Pure substance

A pure substance (usually referred to simply as a substance) is matter that has distinct properties and a composition that does not vary from sample to sample. Water and table salt (sodium chloride) are examples of pure substances.

Chemical element

chemical element is an atom characterized by a certain number of protons. A set of atoms of the same chemical element, taken individually have the same number and the same disposition of the electrons but can differ, without prejudice to the number of protons, for the atomic mass, or the number of neutrons.

Two or more atoms are said to belong to the same chemical element if they are characterized by the same atomic number (Z), that is by the same number of protons. Atoms of the same element may differ instead by the number of neutrons (mass); in particular atoms of the same chemical element but with different neutron numbers are called isotopes.

The origin of the chemical elements in the universe is usually derived from the astrophysical theory of the life cycle of the stars.

Large stars (supernovae) in fact end their existence by continuing to burn nuclear fuel: starting from the first nuclear fusion reactions that involve hydrogen to form helium, at the end of the fuel represented by hydrogen and the subsequent gravitational collapse of the star (due to lack of balance due to the absence of reactions) the consequent increase in temperature triggers successive nuclear reactions involving helium to form other heavier and more complex elements and so on in a long chain of nuclear reactions that lead to the formation of all other chemical elements. The final explosion of the supernova leads to the dispersion of various chemical elements in the universe.

Chemical compound

chemical compound is a substance that can be broken down into two or more simpler different chemically bonded components (because it has more than one element) with a fixed ratio determining the composition.

Chemical formulas indicate the nature and number of atoms present in a compound and, consequently, the relationships between these atoms. The name with which the compound itself is designated must be able to give the same indications as to the formula, defining, with one or more words, the main characteristics in a unique way.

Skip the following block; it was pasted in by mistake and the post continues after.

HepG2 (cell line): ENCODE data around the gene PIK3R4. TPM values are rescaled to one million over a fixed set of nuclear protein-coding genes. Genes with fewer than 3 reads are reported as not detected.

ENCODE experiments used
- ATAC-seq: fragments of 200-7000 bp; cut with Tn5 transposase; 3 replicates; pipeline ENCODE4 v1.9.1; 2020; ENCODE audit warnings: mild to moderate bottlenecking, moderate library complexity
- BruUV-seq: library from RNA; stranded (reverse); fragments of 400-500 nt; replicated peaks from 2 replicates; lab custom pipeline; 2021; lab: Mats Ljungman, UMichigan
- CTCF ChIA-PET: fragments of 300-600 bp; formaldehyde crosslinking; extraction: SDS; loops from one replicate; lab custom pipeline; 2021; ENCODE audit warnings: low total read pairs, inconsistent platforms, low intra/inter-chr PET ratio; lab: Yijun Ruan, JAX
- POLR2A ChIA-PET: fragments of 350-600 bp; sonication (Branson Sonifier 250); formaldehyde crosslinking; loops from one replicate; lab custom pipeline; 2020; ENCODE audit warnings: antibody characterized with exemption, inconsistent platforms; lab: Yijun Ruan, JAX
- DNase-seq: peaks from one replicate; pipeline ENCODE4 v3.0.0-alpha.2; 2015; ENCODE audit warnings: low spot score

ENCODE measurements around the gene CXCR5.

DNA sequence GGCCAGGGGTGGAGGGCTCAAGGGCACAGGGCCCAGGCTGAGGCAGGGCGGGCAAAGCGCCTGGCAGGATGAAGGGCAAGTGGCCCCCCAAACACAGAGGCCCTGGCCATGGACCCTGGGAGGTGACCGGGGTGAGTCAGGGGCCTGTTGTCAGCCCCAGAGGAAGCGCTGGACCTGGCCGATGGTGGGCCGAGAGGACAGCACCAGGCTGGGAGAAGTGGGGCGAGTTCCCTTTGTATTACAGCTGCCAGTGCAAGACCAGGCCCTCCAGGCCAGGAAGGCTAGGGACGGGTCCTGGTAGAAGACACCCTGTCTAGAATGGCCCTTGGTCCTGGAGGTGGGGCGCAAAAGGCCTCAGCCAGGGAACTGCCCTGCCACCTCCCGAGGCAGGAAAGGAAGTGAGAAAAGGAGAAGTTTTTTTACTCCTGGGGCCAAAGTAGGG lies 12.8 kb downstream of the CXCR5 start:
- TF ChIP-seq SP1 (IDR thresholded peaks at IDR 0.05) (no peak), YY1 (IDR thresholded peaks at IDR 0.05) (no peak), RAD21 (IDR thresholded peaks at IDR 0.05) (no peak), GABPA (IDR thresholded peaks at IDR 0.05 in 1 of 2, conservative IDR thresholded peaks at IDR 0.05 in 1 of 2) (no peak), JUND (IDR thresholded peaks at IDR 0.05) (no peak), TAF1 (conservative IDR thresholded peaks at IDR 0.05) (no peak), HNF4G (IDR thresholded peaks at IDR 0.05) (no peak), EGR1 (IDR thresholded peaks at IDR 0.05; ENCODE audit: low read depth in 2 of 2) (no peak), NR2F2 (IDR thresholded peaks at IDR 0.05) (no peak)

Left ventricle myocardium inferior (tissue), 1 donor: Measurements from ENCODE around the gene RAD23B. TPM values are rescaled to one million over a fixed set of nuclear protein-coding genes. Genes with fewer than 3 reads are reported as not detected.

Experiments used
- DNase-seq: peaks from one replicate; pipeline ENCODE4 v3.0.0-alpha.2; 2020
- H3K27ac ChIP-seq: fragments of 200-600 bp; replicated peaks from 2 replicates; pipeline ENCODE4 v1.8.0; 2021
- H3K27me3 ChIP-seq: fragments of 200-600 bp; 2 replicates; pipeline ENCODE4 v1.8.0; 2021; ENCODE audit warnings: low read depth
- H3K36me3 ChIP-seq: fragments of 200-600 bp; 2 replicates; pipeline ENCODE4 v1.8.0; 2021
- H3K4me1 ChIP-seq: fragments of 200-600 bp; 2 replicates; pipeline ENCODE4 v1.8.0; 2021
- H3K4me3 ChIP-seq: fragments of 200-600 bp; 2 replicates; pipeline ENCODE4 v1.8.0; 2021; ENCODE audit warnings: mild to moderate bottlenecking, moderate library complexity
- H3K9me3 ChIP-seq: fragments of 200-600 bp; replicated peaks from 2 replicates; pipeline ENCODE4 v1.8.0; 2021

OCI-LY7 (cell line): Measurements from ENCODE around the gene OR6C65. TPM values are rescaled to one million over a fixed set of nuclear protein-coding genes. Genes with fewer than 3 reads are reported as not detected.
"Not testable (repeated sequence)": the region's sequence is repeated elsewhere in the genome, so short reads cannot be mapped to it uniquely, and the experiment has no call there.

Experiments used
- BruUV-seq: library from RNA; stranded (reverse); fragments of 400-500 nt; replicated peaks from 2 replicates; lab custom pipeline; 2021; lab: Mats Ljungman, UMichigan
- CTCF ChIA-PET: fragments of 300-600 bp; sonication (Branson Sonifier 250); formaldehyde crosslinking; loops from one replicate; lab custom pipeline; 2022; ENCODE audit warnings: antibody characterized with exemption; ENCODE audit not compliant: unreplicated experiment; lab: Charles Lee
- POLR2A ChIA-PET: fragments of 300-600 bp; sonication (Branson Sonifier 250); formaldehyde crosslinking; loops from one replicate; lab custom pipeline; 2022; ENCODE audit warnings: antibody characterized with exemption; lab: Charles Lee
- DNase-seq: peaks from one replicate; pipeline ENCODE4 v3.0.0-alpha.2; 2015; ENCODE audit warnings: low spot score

Types of chemical compounds

There are four types of compounds, depending on how the constituent atoms are held together:

  • molecules held together by covalent bonds;
  • ionic compounds are composed of ions held together by electrostatic forces termed ionic bonding;
  • intermetallic compounds held together by metallic bonds;
  • certain complexes (coordination complexes) held together by coordinate covalent bonds.

Molecular compounds

Most molecular compounds derived from the combination of two or more non-metallic elements. Molecular compounds take the form of discrete molecules.

Ionic compounds

An ionic compound can be defined as a chemical compound formed by ions (monoatomic or polyatomic) having an overall zero charge. The compound is neutral overall, but consists of positively charged ions called cations and negatively charged ions called anions.

In a binary ionic compound, there are generally a metal and a non-metal, where the metal usually yields one or more electrons to the non-metal, positively charging. Then there are ternary ionic compounds, which are the salts of oxyacids, such as NaClO.

The force that unites the ions is of electrostatic type and is defined ionic bond, unlike molecular compounds where the electrons are partially shared between the atomic groups in a covalent bond.

Intermetallic compounds

Intermetallic compounds (also called an intermetallic alloy, ordered intermetallic alloy, and a long-range-ordered alloy) are a type of metallic alloy that forms a solid-state compound exhibiting defined stoichiometry and ordered crystal structure.

Related keywords

  • Amount of substance (mole)
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